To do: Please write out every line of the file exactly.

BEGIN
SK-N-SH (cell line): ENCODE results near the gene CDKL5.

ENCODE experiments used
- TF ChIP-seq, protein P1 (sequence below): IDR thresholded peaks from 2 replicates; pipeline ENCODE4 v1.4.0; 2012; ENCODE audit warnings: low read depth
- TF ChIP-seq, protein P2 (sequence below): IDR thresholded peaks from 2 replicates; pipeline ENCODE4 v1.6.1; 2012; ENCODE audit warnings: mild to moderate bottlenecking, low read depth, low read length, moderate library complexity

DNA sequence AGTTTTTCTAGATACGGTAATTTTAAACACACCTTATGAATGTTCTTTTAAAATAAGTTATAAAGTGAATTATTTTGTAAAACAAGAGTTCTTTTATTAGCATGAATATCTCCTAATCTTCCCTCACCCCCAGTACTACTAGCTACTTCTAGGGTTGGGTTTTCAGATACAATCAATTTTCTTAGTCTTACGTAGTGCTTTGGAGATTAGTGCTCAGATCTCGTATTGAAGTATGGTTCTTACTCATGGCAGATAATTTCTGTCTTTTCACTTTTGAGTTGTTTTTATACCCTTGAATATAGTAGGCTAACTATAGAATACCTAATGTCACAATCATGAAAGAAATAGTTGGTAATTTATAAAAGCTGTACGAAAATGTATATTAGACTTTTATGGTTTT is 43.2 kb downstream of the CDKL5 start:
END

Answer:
SK-N-SH (cell line): ENCODE results near the gene CDKL5.

ENCODE experiments used
- TF ChIP-seq, protein P1 (sequence below): IDR thresholded peaks from 2 replicates; pipeline ENCODE4 v1.4.0; 2012; ENCODE audit warnings: low read depth
- TF ChIP-seq, protein P2 (sequence below): IDR thresholded peaks from 2 replicates; pipeline ENCODE4 v1.6.1; 2012; ENCODE audit warnings: mild to moderate bottlenecking, low read depth, low read length, moderate library complexity

DNA sequence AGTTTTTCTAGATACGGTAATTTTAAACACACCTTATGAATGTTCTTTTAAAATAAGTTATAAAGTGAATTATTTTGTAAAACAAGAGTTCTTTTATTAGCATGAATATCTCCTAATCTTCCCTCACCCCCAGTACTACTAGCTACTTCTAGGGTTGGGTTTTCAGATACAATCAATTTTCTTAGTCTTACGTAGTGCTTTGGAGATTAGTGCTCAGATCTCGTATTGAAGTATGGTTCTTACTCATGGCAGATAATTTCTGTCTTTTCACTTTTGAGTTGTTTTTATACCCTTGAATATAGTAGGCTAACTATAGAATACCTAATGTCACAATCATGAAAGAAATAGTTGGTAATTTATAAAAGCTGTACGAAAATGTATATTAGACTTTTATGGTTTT is 43.2 kb downstream of the CDKL5 start: